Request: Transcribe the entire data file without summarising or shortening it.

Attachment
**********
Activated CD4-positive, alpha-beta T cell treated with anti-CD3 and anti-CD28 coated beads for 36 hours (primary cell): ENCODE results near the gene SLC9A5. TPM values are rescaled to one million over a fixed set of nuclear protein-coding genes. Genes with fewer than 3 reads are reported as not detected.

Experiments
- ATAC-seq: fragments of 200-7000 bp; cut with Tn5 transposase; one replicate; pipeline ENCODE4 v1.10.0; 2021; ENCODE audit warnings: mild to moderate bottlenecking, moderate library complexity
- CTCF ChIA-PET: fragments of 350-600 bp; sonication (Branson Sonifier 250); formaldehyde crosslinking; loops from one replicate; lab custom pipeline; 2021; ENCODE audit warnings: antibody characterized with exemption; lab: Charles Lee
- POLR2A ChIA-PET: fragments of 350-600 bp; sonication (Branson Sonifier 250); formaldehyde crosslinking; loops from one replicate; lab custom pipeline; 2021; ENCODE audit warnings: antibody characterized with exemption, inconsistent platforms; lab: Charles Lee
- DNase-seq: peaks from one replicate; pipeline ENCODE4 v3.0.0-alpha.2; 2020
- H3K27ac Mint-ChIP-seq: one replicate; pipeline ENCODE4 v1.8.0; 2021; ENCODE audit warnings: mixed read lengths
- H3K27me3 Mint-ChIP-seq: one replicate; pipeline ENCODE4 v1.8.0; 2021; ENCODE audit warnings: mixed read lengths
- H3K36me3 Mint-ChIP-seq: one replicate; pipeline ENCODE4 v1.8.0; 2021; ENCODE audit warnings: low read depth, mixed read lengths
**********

Activated CD4-positive, alpha-beta T cell treated with anti-CD3 and anti-CD28 coated beads for 36 hours (primary cell): ENCODE results near the gene SLC9A5. TPM values are rescaled to one million over a fixed set of nuclear protein-coding genes. Genes with fewer than 3 reads are reported as not detected.

Experiments
- ATAC-seq: fragments of 200-7000 bp; cut with Tn5 transposase; one replicate; pipeline ENCODE4 v1.10.0; 2021; ENCODE audit warnings: mild to moderate bottlenecking, moderate library complexity
- CTCF ChIA-PET: fragments of 350-600 bp; sonication (Branson Sonifier 250); formaldehyde crosslinking; loops from one replicate; lab custom pipeline; 2021; ENCODE audit warnings: antibody characterized with exemption; lab: Charles Lee
- POLR2A ChIA-PET: fragments of 350-600 bp; sonication (Branson Sonifier 250); formaldehyde crosslinking; loops from one replicate; lab custom pipeline; 2021; ENCODE audit warnings: antibody characterized with exemption, inconsistent platforms; lab: Charles Lee
- DNase-seq: peaks from one replicate; pipeline ENCODE4 v3.0.0-alpha.2; 2020
- H3K27ac Mint-ChIP-seq: one replicate; pipeline ENCODE4 v1.8.0; 2021; ENCODE audit warnings: mixed read lengths
- H3K27me3 Mint-ChIP-seq: one replicate; pipeline ENCODE4 v1.8.0; 2021; ENCODE audit warnings: mixed read lengths
- H3K36me3 Mint-ChIP-seq: one replicate; pipeline ENCODE4 v1.8.0; 2021; ENCODE audit warnings: low read depth, mixed read lengths